You can easily use TypeStyle to build static html files with encapsulated CSS. You can use this pattern to generate email and pdf template files. Since TypeStyle supports cssRaw all your css can be easily inlined into a single file making it easy to work with template rendering engines.
[00:00] Let's go ahead and create a CSS class name using TypeStyle's style function. We will go ahead and set up a color and a font size. Next, we're going to create a React app component that uses the CSS class name to style the div, and we put in some demo text, like, "Hello, World" into the div.
[00:27] We can easily render this app component to an HTML string using ReactDOMServer. We will bring in the ReactDOMServer module. We get the HTML as a string using ReactDOMServer.renderToStatic markup function, passing in the app component. Let's log out this HTML string as a demonstration.
[00:56] Similar to how you can get all the HTML for a React component, you can get all the CSS managed by TypeStyle using the get styles function, which you can bring in from the main TypeStyle module. It simply returns as a string all the CSS that has been managed by TypeStyle at a particular point in time. Let's log out the CSS next to our HTML.
[01:25] Now that you have a pattern for getting all the CSS and HTML for your application, you can use these to create a static HTML file that is fully self-contained quite easily. Let's create a reusable render page function that takes some component HTML and CSS strings, and returns static HTML strings.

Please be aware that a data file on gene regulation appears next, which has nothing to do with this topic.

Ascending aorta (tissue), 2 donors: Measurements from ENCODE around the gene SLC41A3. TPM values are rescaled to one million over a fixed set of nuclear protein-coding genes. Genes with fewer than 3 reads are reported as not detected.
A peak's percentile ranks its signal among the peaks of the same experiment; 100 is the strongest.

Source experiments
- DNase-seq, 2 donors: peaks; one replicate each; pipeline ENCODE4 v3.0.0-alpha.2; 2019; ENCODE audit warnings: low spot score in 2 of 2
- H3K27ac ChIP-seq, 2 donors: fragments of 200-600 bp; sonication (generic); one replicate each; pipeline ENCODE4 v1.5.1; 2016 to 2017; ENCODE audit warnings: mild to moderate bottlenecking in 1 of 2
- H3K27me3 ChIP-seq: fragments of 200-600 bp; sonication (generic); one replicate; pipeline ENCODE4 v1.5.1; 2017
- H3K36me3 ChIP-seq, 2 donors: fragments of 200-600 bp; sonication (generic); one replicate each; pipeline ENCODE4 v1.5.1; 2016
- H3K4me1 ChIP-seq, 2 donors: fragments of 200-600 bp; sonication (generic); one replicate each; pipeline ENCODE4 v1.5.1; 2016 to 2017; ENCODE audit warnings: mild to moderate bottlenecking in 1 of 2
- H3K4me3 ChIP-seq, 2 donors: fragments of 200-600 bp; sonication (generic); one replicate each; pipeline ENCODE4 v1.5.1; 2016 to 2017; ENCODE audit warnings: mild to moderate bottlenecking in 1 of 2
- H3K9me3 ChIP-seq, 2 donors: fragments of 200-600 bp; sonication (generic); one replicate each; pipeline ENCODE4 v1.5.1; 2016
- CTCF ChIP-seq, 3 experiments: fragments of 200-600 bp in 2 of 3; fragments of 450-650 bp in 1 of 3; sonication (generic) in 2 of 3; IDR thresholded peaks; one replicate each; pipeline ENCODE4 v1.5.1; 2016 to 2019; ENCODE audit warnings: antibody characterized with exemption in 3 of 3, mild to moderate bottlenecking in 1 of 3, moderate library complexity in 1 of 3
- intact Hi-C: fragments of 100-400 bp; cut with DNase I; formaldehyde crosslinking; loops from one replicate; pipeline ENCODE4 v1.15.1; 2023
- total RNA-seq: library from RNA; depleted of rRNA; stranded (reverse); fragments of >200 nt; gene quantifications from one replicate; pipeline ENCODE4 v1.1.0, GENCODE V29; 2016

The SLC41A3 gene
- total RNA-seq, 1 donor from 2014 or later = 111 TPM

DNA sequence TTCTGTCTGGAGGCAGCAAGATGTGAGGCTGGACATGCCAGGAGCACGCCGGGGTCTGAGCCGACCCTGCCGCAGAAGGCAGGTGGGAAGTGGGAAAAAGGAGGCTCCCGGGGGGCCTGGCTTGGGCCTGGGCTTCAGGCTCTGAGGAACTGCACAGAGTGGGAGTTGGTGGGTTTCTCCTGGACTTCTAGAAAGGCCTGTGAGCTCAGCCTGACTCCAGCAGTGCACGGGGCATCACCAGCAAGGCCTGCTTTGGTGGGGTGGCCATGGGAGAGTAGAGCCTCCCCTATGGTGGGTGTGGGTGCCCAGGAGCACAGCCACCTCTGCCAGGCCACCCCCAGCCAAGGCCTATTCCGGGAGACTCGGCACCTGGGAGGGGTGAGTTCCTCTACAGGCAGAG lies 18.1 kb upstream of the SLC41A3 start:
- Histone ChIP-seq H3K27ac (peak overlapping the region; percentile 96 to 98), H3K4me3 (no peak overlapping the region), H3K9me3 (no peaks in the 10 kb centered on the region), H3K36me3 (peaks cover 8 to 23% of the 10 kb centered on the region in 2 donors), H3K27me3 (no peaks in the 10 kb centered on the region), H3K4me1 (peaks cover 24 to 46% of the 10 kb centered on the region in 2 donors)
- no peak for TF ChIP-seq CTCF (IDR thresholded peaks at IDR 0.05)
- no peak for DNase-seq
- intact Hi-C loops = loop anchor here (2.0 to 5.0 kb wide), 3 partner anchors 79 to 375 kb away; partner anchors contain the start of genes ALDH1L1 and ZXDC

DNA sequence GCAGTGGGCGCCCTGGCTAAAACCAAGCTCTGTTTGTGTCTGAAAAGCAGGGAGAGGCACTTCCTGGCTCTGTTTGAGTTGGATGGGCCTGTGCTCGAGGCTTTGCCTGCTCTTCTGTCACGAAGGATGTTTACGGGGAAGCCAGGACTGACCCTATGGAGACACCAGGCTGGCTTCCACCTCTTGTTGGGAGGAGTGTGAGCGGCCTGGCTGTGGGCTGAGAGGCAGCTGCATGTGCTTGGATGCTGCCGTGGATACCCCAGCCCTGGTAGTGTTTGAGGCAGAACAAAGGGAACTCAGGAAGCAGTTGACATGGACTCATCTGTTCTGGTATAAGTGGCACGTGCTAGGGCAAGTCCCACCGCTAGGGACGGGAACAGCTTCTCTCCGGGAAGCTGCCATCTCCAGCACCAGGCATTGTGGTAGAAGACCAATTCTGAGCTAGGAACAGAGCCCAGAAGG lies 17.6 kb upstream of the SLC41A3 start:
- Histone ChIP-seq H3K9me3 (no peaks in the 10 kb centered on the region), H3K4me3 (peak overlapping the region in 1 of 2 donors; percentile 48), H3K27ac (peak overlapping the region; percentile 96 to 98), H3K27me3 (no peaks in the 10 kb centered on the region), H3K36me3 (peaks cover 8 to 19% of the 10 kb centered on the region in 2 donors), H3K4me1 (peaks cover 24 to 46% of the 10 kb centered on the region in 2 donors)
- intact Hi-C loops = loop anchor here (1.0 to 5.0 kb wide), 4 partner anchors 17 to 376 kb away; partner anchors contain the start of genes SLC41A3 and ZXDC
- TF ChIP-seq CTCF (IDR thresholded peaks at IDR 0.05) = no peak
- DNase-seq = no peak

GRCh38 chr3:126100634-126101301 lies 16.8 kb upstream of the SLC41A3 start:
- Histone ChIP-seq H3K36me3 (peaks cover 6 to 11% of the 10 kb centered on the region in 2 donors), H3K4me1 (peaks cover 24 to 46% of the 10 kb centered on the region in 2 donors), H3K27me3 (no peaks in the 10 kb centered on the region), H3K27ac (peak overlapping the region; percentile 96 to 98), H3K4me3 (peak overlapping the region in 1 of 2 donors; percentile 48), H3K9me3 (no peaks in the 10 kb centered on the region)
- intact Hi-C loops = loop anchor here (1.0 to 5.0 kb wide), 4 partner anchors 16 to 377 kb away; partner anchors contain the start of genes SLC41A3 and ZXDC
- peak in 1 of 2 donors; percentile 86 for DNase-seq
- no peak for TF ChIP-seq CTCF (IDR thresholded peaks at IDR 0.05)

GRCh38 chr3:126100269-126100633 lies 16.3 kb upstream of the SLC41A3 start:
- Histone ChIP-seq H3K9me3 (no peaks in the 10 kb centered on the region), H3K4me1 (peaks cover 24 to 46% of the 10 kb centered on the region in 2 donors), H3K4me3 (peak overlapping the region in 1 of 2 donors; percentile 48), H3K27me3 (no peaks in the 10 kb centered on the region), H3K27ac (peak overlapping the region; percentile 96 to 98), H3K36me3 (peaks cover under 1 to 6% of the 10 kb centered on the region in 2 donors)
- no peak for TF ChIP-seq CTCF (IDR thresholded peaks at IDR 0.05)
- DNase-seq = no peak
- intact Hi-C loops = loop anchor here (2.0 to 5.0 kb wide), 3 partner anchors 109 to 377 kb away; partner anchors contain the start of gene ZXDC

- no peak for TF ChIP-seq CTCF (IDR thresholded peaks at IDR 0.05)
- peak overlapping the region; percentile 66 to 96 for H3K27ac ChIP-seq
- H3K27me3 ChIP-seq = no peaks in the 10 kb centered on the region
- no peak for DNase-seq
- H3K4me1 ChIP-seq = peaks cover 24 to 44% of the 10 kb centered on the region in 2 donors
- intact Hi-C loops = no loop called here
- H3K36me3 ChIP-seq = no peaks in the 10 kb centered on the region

[01:48] Our static HTML file will contain a root HTML tag, a head tag containing a style tag, which will contain all our CSS. Now, we can close out our document head. Next, we add a body tag containing a div which will contain all our HTML. Then we close out the root div and the root body tag.
[02:13] Now, with this reusable render page function in place, we can call it with our generated HTML and CSS to get the rendered page as a string. Now, if you want, we can write this rendered page string to a file on disk. For example, an index.html right next to this app.tsx.
[02:39] Now, if you run this application, an index.html file will appear on disk as expected. If we go ahead and open this file in our browser, you can see that we get a properly styled div based on our CSS.
[02:54] If you inspect the source code for this HTML file, you will see that it is fully self-contained in terms of CSS present in the document head, and HTML present in the document body.